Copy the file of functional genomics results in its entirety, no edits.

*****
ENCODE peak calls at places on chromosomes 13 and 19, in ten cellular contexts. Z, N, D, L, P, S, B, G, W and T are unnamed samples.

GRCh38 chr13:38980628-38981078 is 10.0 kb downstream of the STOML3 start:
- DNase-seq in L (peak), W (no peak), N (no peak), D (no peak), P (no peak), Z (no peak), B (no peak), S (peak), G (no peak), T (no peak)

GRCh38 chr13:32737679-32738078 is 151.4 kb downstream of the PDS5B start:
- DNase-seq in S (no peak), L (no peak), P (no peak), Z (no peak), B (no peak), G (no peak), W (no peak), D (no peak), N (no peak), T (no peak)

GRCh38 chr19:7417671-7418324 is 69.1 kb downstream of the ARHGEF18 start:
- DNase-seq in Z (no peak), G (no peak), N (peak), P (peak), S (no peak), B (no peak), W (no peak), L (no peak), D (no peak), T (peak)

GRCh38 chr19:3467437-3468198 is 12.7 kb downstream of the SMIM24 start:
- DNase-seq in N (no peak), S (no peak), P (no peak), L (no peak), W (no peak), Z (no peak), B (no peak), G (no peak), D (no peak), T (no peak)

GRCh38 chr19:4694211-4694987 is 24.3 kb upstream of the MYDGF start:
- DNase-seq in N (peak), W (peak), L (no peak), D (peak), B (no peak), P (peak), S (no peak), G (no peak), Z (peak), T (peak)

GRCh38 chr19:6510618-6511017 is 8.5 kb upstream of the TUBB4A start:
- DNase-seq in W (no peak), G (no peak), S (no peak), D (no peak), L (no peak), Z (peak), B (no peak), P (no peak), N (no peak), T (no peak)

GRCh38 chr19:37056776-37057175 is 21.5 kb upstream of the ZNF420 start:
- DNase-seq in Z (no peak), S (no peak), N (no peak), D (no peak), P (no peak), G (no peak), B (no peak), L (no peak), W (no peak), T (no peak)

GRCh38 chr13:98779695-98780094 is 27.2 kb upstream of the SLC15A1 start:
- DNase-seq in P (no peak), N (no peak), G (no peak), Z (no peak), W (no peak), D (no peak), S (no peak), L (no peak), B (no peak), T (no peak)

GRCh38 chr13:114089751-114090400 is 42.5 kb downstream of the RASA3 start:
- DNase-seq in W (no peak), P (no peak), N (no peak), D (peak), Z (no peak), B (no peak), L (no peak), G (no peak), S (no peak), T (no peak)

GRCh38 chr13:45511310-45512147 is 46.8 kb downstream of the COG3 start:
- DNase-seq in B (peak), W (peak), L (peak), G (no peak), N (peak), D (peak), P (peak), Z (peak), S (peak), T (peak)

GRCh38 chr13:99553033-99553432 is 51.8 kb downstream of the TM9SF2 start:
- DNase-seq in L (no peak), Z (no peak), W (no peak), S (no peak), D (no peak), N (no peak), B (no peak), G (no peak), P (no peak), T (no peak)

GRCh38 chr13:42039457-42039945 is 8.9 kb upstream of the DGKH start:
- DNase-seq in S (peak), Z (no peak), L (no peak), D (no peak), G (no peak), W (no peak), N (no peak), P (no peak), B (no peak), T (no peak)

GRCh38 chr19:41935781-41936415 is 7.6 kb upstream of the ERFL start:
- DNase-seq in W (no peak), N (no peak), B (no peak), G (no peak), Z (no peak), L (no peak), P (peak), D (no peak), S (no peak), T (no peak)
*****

ENCODE peak calls at places on chromosomes 13 and 19, in ten cellular contexts. Z, N, D, L, P, S, B, G, W and T are unnamed samples.

GRCh38 chr13:38980628-38981078 is 10.0 kb downstream of the STOML3 start:
- DNase-seq in L (peak), W (no peak), N (no peak), D (no peak), P (no peak), Z (no peak), B (no peak), S (peak), G (no peak), T (no peak)

GRCh38 chr13:32737679-32738078 is 151.4 kb downstream of the PDS5B start:
- DNase-seq in S (no peak), L (no peak), P (no peak), Z (no peak), B (no peak), G (no peak), W (no peak), D (no peak), N (no peak), T (no peak)

GRCh38 chr19:7417671-7418324 is 69.1 kb downstream of the ARHGEF18 start:
- DNase-seq in Z (no peak), G (no peak), N (peak), P (peak), S (no peak), B (no peak), W (no peak), L (no peak), D (no peak), T (peak)

GRCh38 chr19:3467437-3468198 is 12.7 kb downstream of the SMIM24 start:
- DNase-seq in N (no peak), S (no peak), P (no peak), L (no peak), W (no peak), Z (no peak), B (no peak), G (no peak), D (no peak), T (no peak)

GRCh38 chr19:4694211-4694987 is 24.3 kb upstream of the MYDGF start:
- DNase-seq in N (peak), W (peak), L (no peak), D (peak), B (no peak), P (peak), S (no peak), G (no peak), Z (peak), T (peak)

GRCh38 chr19:6510618-6511017 is 8.5 kb upstream of the TUBB4A start:
- DNase-seq in W (no peak), G (no peak), S (no peak), D (no peak), L (no peak), Z (peak), B (no peak), P (no peak), N (no peak), T (no peak)

GRCh38 chr19:37056776-37057175 is 21.5 kb upstream of the ZNF420 start:
- DNase-seq in Z (no peak), S (no peak), N (no peak), D (no peak), P (no peak), G (no peak), B (no peak), L (no peak), W (no peak), T (no peak)

GRCh38 chr13:98779695-98780094 is 27.2 kb upstream of the SLC15A1 start:
- DNase-seq in P (no peak), N (no peak), G (no peak), Z (no peak), W (no peak), D (no peak), S (no peak), L (no peak), B (no peak), T (no peak)

GRCh38 chr13:114089751-114090400 is 42.5 kb downstream of the RASA3 start:
- DNase-seq in W (no peak), P (no peak), N (no peak), D (peak), Z (no peak), B (no peak), L (no peak), G (no peak), S (no peak), T (no peak)

GRCh38 chr13:45511310-45512147 is 46.8 kb downstream of the COG3 start:
- DNase-seq in B (peak), W (peak), L (peak), G (no peak), N (peak), D (peak), P (peak), Z (peak), S (peak), T (peak)

GRCh38 chr13:99553033-99553432 is 51.8 kb downstream of the TM9SF2 start:
- DNase-seq in L (no peak), Z (no peak), W (no peak), S (no peak), D (no peak), N (no peak), B (no peak), G (no peak), P (no peak), T (no peak)

GRCh38 chr13:42039457-42039945 is 8.9 kb upstream of the DGKH start:
- DNase-seq in S (peak), Z (no peak), L (no peak), D (no peak), G (no peak), W (no peak), N (no peak), P (no peak), B (no peak), T (no peak)

GRCh38 chr19:41935781-41936415 is 7.6 kb upstream of the ERFL start:
- DNase-seq in W (no peak), N (no peak), B (no peak), G (no peak), Z (no peak), L (no peak), P (peak), D (no peak), S (no peak), T (no peak)